SAN FRANCISCO -- Before Friday, the Giants' last four wins and six of their last eight had come by one run. Friday night, they faced a pitcher in Tim Hudson whose last loss to the Giants came in 2006 and whose ERA in nine starts since against them was 2.48. So while manager Bruce Bochy wasn't expecting to see his team knock Hudson out of the game with a six-run fourth -- the most runs they've scored in an inning this season -- he wasn't complaining either.
"It is nice," Bochy said after the Giants' 8-2 win over the Braves. "We don't have a lot of these games. It's nice to be able to kind of work the 'pen the way you would like, give some guys a break. Guys just did a great job of putting together that big inning."
The six runs and seven hits in the inning were both single-inning highs for the Giants on the season. The seven hits were the most they've had in an inning at home since Sept. 7, 2008 against the Pirates. Marco Scutaro had two of them -- he started the rally with a lead-off single and capped it with a two-run single after the Giants batted around. They were Scutaro's first and second career hits off Hudson, his former teammate with the A's.
"I don't know if it's really fun facing that guy," Scutaro said when asked if he enjoys facing an old teammate. "But today I guess it was fun."
Scutaro's having a lot of fun at the plate during his current 10-game hitting streak. He's batting .487 (19-for-39) in that span with nine runs scored and his average for the season is up to .295. Two weeks ago, on April 28, he was hitting .215.
Scutaro was dealing with a sore back for the first part of the season, and he said Friday night the biggest factor in how he's hitting right now is: "That my back got better. I'm able to use it." He said he's not feeling any discomfort now.
"When you're not 100 percent this game can be tough, especially trying to hit a baseball," Bochy said. "He was trying to battle through it and finally he got it to calm down."
Bochy said he still would check on Scutaro before deciding whether Scutaro will play Saturday in a day game.
* Matt Cain, hit hard during a winless April, got hit really hard Friday night but in a different way. Brian McCann's line drive back up the middle caught Cain flush on the right hip in the second inning. Cain bounded off the mound after the ball and made an acrobatic throw to first from an awkward angle to get McCann.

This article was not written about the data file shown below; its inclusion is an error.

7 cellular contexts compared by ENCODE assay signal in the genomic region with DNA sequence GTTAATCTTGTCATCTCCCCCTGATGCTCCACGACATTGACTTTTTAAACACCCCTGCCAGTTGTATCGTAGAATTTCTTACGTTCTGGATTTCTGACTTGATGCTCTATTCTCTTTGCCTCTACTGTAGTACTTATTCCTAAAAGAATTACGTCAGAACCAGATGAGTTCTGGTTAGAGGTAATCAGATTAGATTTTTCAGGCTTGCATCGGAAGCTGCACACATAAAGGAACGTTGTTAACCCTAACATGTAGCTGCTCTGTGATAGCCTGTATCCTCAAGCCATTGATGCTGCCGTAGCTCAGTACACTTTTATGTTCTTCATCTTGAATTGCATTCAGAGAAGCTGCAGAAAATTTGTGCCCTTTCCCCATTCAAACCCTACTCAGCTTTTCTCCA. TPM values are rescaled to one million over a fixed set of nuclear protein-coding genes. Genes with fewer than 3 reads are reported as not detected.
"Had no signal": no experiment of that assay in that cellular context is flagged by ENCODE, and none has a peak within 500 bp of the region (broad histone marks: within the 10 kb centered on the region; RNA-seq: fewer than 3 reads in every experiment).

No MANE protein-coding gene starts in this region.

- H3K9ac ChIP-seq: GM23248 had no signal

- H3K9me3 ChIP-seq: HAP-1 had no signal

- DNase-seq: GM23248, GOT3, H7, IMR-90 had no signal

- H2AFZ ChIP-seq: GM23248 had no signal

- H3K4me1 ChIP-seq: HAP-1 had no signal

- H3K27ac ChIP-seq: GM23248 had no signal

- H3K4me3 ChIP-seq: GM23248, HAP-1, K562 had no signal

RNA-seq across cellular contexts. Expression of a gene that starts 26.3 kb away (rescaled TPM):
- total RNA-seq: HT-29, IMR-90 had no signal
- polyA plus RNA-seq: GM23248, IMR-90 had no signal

"Should be good," Cain said afterward. "Should just be a good bruise."
Cain said he'll get some normal treatment on the hip -- "whatever guys do when they get hit or whatever." He shrugged it off during the game, too. Cain had his longest outing of the year, throwing eight innings and allowing just three hits, one a McCann home run in the fifth that accounted for both Braves runs.
Bochy said the Giants dugout held its breath for a moment after the liner hit Cain, and not just because it was their nine-figure ace taking the shot. The Giants' bullpen has been taxed lately, including working 4 2/3 innings Thursday night in relief of Ryan Vogelsong, and Bochy said it would have been a challenge to cover the rest of the game had Cain had to leave in the second inning.
Instead, Cain threw 114 pitches and got the Giants to the ninth, where George Kontos and Javier Lopez combined to close the door.
"That shows you how tough he is," Bochy said. "That's a pretty good shot. ... We kept checking on him during the game, but he was fine."
* Through two starts in May, Cain has looked more like Cain. Aside from the McCann home run Friday -- the 26th ball that has reached the water in McCovey Cove on the fly by an opposing player -- he gave up an infield single and a Justin Upton double, and that was it. Cain struck out seven, including Schafer swinging on his 114th pitch, and again showed he's feeling strong by hitting 92 mph in the late innings.
"I've just been feeling good," Cain said. "I've been feeling better. Buster (Posey) did a great job and (Guillermo) Quiroz did a great job (in his last start) just kind of instilling confidence in me to go out there and have confidence in throwing my pitches, no matter what it was."
Cain clarified that the Giants' catchers haven't literally sat him down to pump him up, but he believes their confidence in him has rubbed off.
"It's just talking to guys -- 'Hey, we can get these guys out with this pitch' -- it kind of keeps the momentum going," Cain said. "And with the way that they maybe call a game, not being tentative with what sign they're putting down, I think that helps.
"That's going to help you big-time when maybe you're questioning what to throw, and they stick a number down there confidently. You're pretty happy about it and say, all right, if he's got a lot of faith in it then I think I should, too."
* Going back to the six-run fourth -- it was the most runs the Giants have scored off Hudson in a game since they last time they beat him, on April 8, 2006. Friday marked Hudson's shortest outing ever against the Giants at 3 2/3 innings.
"The one inning, we threw out some great at-bats, kept the line moving," Bochy said. "We've been looking for a big inning for a while, so it's good for the guys."
Posey had the first big blow with a two-run double that broke up a 0-0 game. Unlike Scutaro -- and a lot of hitters in baseball over the last 15 years -- Posey has impressive career numbers against Hudson, now 7-for-12 with three RBIs.
* Cain's only real quibble with his outing was the home run allowed to McCann, because it came in the half-inning after the Giants had their scoring outburst. Obviously Cain's looking for a shutdown inning in that situation. Instead, he gave up the second Splash Hit ever by a Braves player. The other was Rick Ankiel, in Game 2 of the 2010 NLDS.
* It's a pair of lefties tomorrow afternoon as Madison Bumgarner (3-1, 2.31) opposes the Braves' Paul Maholm (4-3, 3.09) at 1:05 p.m. Or, in other words, mere hours from now.
-- Matt Kawahara